The sensor can include a passivation layer, such as a silicon nitride layer (SiNx), formed on the thermal sensing elements and heater, and optionally the interconnects. The passivation layer is arranged to interpose the substrate and the protective layer.

The substrate can have a microbridge structure formed thereon and the thermal sensing elements and heater can be disposed on the microbridge structure thereby forming a microbridge flow sensor. Alternatively, the substrate can be fabricated in the form of a microbrick structure providing a substantially solid structure beneath the temperature and heating elements.

The protective layer can be at least one fluoropolymer selected from the group consisting of polytetrafluoroetheylene and fluorinated parylene.

According to yet another embodiment, a method of manufacturing a thermal mass gas flow sensor comprises providing a substrate, forming at least one pair of temperature sensing elements on the substrate, forming a heating element on the substrate between the at least one pair of temperature sensing elements, and forming a protective layer on at least the temperature sensing elements and/or the heating elements, wherein the protective layer comprises a high temperature resistant polymer based layer.

The method of forming the protective layer can comprise vapor depositing a fluoropolymer thin film on the sensing and heating elements.

The method can further comprise forming electrical interconnections on the substrate for passing signals between the sensor and external circuitry, and forming the protective layer also on the electrical interconnections.

The method can further comprise depositing a passivation layer on the sensing and heating elements and optionally the electrical interconnections preparatory to forming the protective layer.

BRIEF DESCRIPTION OF THE DRAWINGS

The accompanying figures, in which like reference numerals refer to identical or functionally-similar elements throughout the separate views and which are incorporated in and form a part of the specification, further illustrate the present invention and, together with the detailed description of the invention, serve to explain the principles of the present invention.

FIG. 1 illustrates a perspective view of a thermal mass gas flow sensor according to a preferred embodiment;

FIG. 2 illustrates a cross-sectional view taken along line A-A of FIG. 1 with wires bonded to the sensor;

FIG. 3 illustrates a perspective view of a thermal mass gas flow sensor according to another embodiment; and

FIG. 4 illustrates a cross-sectional view taken along line A-A of FIG. 3 with wires bonded to the sensor.

DETAILED DESCRIPTION OF THE INVENTION

The particular values and configurations discussed in these non-limiting examples can be varied and are cited merely to illustrate at least one embodiment of the present invention and are not intended to limit the scope of the invention.

Referring to the accompanying drawings, FIG. 1 illustrates a perspective view taken from above the thermal mass gas flow sensor according to one embodiment and FIG. 2 illustrates a cross-sectional view taken along line A-A of FIG. 1 with wires bonded to the sensor. As a general overview, the thermal mass gas flow sensor 1 has a substrate 2 and a heater 5 disposed on the substrate 2 between a pair of thermal sensing elements 3, 4, also disposed on the substrate. A protective layer 8 is disposed on the heater 5 and thermal sensing elements 3, 4. The protective layer 8 is formed from a high temperature resistant insulating or dielectric layer which is preferably an organic layer such as a polymer based layer. For the reasons explained in more detail below, the protective layer minimizes corrosion and dendritic growth caused by exposure of the sensor to liquid, especially water or other electrically conductive liquids, thereby maximizing the reliability of the thermal gas flow sensor 1.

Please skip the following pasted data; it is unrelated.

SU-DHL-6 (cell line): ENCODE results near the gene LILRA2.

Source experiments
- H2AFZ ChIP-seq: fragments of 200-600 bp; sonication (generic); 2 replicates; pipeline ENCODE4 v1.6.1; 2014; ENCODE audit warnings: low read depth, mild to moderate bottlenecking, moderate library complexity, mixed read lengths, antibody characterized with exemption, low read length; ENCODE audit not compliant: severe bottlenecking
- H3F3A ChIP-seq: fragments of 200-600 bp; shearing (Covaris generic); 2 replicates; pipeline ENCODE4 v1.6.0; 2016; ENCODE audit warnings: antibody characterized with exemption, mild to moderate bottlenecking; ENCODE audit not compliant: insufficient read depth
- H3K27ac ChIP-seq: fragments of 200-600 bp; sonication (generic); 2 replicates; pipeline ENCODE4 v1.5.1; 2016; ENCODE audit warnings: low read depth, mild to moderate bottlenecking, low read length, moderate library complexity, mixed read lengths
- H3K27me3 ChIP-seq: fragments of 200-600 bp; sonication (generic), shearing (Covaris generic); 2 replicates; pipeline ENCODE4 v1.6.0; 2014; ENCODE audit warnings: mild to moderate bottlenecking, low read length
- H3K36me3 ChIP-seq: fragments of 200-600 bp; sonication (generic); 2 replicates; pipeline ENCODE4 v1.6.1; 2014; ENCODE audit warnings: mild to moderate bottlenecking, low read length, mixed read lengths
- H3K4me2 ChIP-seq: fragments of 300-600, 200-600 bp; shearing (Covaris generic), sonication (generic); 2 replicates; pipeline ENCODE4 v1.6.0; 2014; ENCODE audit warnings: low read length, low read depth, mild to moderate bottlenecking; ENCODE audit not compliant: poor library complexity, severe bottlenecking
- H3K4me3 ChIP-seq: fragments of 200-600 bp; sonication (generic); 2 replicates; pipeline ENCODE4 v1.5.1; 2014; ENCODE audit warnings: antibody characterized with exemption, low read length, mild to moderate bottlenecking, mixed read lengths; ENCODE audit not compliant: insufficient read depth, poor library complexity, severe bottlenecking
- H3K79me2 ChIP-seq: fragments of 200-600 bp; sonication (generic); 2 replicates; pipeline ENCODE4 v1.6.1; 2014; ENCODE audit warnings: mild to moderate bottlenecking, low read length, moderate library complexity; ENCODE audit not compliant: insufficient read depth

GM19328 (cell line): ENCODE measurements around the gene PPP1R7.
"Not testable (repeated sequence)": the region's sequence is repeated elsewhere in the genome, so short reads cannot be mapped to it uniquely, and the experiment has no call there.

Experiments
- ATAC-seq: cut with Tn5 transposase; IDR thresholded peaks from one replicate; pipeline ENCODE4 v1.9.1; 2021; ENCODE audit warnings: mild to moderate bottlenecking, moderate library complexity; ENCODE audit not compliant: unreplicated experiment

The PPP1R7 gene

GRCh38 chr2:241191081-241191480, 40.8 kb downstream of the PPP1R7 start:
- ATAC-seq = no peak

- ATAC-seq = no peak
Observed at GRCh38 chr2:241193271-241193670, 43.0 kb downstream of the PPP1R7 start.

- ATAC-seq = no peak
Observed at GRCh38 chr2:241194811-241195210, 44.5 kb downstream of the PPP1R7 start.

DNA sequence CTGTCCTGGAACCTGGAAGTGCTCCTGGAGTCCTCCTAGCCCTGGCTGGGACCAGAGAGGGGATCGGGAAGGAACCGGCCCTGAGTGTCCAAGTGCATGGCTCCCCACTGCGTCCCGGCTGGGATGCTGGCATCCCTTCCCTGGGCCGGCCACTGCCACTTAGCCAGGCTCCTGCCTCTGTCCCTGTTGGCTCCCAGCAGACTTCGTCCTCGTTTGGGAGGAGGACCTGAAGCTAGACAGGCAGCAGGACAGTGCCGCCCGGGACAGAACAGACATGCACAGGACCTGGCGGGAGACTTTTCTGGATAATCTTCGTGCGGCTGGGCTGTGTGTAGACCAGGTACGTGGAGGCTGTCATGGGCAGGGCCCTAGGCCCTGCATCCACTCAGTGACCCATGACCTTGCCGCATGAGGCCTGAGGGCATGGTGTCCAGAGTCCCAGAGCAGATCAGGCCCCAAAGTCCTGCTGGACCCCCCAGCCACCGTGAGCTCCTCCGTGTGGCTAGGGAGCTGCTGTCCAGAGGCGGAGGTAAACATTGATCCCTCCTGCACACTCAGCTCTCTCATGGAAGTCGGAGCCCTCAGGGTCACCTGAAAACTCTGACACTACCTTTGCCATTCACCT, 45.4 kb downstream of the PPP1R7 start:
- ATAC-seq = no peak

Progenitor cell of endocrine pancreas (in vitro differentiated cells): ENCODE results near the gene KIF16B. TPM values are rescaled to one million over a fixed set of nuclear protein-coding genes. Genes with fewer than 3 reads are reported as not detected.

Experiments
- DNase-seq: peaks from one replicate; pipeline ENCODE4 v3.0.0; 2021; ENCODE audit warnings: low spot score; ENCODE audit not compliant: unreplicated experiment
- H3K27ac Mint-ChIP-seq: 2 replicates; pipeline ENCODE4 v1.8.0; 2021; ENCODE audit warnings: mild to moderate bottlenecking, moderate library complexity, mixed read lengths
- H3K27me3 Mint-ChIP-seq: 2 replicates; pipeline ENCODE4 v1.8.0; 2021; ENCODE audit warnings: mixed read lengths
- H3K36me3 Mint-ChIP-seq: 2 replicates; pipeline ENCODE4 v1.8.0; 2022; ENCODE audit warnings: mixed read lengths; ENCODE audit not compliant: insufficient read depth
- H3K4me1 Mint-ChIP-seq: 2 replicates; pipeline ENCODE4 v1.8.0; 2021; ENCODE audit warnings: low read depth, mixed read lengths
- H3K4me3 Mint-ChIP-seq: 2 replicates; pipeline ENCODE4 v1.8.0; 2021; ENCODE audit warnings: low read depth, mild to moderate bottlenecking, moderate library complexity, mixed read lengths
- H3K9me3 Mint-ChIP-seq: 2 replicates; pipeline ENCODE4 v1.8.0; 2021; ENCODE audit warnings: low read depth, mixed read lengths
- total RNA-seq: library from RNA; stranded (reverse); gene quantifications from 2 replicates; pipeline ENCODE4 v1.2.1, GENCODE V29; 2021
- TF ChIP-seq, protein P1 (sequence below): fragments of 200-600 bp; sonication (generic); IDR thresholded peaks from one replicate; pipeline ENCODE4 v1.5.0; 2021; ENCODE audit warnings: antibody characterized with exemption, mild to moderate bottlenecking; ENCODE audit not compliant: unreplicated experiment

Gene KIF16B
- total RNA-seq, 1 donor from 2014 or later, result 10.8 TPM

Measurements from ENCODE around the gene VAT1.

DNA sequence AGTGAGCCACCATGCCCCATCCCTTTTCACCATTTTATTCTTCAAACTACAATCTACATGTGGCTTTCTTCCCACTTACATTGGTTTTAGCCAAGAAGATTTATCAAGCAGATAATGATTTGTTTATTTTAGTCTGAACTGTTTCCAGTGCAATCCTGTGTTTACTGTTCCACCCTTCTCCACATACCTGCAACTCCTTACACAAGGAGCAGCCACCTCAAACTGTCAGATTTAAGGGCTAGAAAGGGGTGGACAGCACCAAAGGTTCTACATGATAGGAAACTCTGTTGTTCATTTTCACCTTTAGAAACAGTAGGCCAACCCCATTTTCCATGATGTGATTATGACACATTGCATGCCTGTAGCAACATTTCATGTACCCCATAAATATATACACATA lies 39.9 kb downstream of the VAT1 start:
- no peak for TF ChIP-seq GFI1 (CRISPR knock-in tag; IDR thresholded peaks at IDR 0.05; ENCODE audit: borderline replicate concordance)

In the illustrative embodiment of the thermal mass gas flow sensor shown in FIGS. 1 & 2, the flow sensor 1 is configured as a microbridge air flow sensor chip 1, for example, as disclosed in U.S. Pat. No. 5,050,429, entitled “Microbridge flow sensor”, issued to Nishimoto et al on Sep. 24, 1991. This sensor has many advantageous features, e.g., a very high response speed, high sensitivity, low power consumption, and good mass productivity.

The microbridge sensor 1 has a thin-film bridge structure 50 having a very small heat capacity formed on the substrate 2 by a thin-film forming technique and an anisotropic etching technique as is known in the art. The substrate 2 is typically formed from silicon; however, the substrate can be formed from other semiconductors or other suitable materials, such as ceramic materials. A through hole 40 is formed in the central portion of the substrate 2 by the anisotropic etching so as to communicate with left and right openings 41, 42. The bridge portion 50 can be integrally formed above the through-hole 40 so as to be spatially isolated from the substrate 2 in the form of a bridge. As a result, the bridge portion 50 is thermally insulated from the substrate 2. The thermal sensing elements 3, 4 and heater 5 therebetween are formed as thin-film elements arranged on the upper surface of the bridge portion 50.

Thermal sensing and heating elements 3, 4, 5 are in the form of resistive grid structures which are fabricated from suitable metal, such as platinum or a permalloy. Alternatively, chrome silicon (CrSi) or doped silicon thin film resistors or other types of silicon-based resistors can be employed as the sensing and heating elements 3, 4, 5 instead of metal. Electrical interconnects 11, which comprise conductive contact pads, are arranged on a peripheral region of the substrate upper surface 12 in electrical contact with the sensing and heating elements. Wires 13 or conductive links can be electrically connected to the conductive pads 11 by means of conductive wire bonding 14, for example by soldering as is known in the art, so as to form electrical interconnections enabling electrical signals to be passed between the sensing/heating elements 3,4,5 and external circuitry (see FIG. 2). Alternatively, conductive vias can be formed through the substrate for electrically interconnecting the heater and/or elements 3, 4, 5 to other components on the opposite side of the substrate.